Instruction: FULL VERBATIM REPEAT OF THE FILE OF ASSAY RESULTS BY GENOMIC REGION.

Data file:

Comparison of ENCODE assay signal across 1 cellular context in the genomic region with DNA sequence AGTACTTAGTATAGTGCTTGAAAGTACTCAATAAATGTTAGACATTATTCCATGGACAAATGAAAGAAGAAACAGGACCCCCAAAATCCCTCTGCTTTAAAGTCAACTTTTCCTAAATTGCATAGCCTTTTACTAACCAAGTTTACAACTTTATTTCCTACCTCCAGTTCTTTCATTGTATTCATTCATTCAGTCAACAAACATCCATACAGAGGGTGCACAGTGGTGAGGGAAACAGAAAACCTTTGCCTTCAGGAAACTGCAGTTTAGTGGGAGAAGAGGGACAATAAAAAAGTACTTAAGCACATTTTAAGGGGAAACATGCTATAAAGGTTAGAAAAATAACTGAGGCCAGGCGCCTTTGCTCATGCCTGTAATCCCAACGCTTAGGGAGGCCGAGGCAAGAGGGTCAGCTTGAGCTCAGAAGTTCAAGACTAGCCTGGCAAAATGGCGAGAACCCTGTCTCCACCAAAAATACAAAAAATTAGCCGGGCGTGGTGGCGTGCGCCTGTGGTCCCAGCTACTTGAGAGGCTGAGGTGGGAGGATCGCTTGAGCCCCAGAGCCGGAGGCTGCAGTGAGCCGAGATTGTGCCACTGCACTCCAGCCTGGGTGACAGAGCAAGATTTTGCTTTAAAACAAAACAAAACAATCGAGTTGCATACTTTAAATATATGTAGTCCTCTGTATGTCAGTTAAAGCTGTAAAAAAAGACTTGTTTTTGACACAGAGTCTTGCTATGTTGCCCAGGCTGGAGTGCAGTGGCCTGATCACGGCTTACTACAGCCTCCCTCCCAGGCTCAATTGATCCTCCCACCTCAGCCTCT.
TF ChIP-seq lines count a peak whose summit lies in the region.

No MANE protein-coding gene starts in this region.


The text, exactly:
Comparison of ENCODE assay signal across 1 cellular context in the genomic region with DNA sequence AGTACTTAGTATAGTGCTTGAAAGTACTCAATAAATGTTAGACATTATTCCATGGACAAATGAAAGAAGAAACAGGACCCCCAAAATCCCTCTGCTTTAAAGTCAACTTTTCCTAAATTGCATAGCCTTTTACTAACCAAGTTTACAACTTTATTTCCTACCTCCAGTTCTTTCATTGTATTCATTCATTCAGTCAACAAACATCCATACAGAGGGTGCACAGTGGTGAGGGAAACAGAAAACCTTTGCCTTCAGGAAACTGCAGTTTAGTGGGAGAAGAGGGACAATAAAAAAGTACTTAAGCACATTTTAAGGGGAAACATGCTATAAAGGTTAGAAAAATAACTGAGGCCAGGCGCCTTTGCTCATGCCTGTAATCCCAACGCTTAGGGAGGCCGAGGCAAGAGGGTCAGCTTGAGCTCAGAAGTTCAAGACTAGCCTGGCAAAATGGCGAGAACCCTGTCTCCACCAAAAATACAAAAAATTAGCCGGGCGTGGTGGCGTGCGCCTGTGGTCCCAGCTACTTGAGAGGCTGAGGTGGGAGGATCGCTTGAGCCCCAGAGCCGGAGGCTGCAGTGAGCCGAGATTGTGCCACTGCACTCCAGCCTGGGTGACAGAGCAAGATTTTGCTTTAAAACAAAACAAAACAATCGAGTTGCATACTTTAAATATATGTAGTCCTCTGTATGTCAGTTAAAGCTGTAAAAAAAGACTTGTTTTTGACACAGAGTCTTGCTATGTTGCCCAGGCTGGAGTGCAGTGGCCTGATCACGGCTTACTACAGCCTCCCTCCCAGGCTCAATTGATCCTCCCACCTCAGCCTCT.
TF ChIP-seq lines count a peak whose summit lies in the region.

No MANE protein-coding gene starts in this region.